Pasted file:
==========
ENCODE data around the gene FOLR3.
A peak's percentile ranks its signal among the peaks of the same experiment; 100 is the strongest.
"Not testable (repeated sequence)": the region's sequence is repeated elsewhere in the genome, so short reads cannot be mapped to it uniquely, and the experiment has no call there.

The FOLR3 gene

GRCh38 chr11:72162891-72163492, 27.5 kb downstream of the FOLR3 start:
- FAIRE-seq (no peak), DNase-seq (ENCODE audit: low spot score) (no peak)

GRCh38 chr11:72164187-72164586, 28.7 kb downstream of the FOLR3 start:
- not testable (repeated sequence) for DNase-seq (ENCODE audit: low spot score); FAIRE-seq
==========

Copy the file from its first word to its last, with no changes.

ENCODE data around the gene FOLR3.
A peak's percentile ranks its signal among the peaks of the same experiment; 100 is the strongest.
"Not testable (repeated sequence)": the region's sequence is repeated elsewhere in the genome, so short reads cannot be mapped to it uniquely, and the experiment has no call there.

The FOLR3 gene

GRCh38 chr11:72162891-72163492, 27.5 kb downstream of the FOLR3 start:
- FAIRE-seq (no peak), DNase-seq (ENCODE audit: low spot score) (no peak)

GRCh38 chr11:72164187-72164586, 28.7 kb downstream of the FOLR3 start:
- not testable (repeated sequence) for DNase-seq (ENCODE audit: low spot score); FAIRE-seq